Hurricanes Katrina and Rita drove an estimated 450,000 people from their communities along the Gulf Coast last year, but in the storms’ wake, Hispanics moved in—perhaps 100,000 or more.
New government estimates show a region slammed by population losses four months after the storms. Orleans Parish in Louisiana lost 279,000 people, and nearby St. Bernard Parish lost 61,000, or 95 percent of its residents.
Hispanics, however, swept in by the tens of thousands, according to estimates released yesterday by the Census Bureau.
Jose Rios, a Mexican immigrant from Eagle Point, Texas, runs a food trailer near a spot in New Orleans where dozens of immigrants wait each morning to be picked up for a day’s work.
“Every time you look up on the roofs, the guys doing the hard work, they’re all Hispanic,” said Mr. Rios, 36.
Guillermo Meneses, spokesman for the U.S. Hispanic Chamber of Commerce, said, “Where you see work and the opportunity for work, you will see Latinos.”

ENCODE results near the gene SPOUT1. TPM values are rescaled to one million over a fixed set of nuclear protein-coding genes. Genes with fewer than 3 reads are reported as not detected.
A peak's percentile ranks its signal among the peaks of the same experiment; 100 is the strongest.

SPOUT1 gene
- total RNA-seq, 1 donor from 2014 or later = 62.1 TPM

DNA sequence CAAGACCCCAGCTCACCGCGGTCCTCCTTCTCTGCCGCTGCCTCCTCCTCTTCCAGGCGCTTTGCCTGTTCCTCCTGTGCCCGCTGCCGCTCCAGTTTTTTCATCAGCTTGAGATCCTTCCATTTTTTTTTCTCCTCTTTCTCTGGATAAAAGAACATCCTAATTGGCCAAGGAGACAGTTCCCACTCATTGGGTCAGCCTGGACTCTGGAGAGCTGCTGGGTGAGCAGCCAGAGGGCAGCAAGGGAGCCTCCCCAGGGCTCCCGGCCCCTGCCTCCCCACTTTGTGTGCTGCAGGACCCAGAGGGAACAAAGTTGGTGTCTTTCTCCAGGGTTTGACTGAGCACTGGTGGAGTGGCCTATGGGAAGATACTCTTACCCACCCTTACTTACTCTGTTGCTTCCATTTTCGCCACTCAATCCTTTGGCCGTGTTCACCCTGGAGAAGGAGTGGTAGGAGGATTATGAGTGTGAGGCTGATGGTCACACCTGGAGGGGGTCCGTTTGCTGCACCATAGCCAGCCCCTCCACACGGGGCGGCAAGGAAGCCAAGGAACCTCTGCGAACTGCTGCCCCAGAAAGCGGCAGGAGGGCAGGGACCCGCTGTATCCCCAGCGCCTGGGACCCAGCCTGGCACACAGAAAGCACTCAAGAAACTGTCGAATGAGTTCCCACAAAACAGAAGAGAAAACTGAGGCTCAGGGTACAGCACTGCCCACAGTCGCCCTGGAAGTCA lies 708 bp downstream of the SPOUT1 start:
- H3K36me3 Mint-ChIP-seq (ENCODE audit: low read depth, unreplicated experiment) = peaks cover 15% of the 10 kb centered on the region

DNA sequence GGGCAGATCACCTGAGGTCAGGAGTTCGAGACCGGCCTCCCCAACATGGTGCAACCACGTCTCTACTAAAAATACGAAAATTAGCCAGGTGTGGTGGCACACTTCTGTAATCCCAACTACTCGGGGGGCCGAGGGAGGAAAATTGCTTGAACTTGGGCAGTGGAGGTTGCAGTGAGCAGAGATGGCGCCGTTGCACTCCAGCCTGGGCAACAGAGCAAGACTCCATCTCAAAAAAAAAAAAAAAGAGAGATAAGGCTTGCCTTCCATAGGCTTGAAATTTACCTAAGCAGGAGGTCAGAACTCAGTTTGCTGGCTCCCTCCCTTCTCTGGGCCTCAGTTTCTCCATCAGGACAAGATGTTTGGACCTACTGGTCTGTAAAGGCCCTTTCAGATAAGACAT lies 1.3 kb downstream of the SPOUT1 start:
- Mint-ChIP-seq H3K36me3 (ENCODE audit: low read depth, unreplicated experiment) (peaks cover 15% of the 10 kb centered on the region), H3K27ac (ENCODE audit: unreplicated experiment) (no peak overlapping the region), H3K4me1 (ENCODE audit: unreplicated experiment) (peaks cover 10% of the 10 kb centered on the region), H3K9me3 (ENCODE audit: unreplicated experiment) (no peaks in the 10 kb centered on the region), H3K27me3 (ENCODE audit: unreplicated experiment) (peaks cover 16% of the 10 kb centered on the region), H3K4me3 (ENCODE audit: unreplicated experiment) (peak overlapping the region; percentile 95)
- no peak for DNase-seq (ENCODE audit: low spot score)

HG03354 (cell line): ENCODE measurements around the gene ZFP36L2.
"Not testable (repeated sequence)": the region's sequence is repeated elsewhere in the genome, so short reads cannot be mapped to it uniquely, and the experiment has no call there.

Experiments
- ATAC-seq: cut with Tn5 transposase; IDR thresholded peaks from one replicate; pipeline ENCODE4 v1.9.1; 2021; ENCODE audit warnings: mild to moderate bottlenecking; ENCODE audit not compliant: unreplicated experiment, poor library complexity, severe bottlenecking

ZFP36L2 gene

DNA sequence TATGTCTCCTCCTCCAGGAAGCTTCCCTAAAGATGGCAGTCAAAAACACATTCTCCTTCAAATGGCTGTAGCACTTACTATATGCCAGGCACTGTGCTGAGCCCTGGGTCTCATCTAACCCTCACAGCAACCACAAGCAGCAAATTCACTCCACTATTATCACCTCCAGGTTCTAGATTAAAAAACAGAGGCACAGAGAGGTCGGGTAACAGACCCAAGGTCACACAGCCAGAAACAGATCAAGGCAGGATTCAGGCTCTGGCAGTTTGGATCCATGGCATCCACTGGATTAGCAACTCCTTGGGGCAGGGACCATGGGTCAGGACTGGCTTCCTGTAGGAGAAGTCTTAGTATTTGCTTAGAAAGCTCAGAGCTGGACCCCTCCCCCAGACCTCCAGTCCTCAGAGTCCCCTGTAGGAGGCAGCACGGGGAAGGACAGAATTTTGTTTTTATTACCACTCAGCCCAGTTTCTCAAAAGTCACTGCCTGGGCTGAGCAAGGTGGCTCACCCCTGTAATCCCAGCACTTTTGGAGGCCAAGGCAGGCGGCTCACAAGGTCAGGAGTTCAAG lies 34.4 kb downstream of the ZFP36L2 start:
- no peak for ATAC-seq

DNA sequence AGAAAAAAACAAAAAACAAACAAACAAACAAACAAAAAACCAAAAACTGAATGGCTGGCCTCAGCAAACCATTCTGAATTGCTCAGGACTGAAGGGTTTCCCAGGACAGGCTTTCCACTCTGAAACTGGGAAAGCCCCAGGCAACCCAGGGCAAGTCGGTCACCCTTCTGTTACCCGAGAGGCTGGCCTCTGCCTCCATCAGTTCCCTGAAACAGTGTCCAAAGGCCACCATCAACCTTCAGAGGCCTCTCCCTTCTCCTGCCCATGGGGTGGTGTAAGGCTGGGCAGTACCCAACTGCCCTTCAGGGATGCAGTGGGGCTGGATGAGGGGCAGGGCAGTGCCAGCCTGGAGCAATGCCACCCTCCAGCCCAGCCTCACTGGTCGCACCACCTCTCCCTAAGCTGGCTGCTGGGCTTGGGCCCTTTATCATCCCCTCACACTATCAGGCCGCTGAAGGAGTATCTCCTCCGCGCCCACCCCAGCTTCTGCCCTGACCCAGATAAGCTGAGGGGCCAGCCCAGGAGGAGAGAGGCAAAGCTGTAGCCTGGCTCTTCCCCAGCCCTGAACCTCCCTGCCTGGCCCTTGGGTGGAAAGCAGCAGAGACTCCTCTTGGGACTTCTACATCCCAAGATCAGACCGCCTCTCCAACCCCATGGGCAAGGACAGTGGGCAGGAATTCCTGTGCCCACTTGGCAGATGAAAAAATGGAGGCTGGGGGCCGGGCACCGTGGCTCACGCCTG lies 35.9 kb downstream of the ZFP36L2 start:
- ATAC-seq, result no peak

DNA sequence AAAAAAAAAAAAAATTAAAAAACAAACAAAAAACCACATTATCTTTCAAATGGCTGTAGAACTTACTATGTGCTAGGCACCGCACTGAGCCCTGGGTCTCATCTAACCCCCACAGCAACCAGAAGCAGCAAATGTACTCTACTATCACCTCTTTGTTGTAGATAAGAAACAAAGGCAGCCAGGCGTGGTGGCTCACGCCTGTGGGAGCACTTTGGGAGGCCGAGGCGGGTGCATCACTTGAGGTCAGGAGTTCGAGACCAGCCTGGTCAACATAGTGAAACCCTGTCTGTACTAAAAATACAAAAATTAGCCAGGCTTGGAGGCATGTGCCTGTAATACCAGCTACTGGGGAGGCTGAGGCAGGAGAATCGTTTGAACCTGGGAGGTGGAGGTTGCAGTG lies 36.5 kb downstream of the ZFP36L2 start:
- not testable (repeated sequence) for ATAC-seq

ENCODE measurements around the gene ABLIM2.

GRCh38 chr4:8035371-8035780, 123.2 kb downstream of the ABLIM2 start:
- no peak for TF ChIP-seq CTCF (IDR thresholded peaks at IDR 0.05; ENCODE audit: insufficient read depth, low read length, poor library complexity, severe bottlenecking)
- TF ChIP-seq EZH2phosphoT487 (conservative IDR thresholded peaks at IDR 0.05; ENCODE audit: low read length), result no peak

The Census Bureau released population estimates yesterday for 117 counties and parishes along the Gulf Coast for the period before Hurricanes Katrina and Rita, and for Jan. 1, about four months afterward. The counties—all in Alabama, Mississippi, Louisiana and Texas—had been designated for hurricane assistance by the Federal Emergency Management Agency.
The data showed 40 counties and parishes losing a total of 450,000 residents. The other 77 counties and parishes—most of them farther inland—added 200,000 people.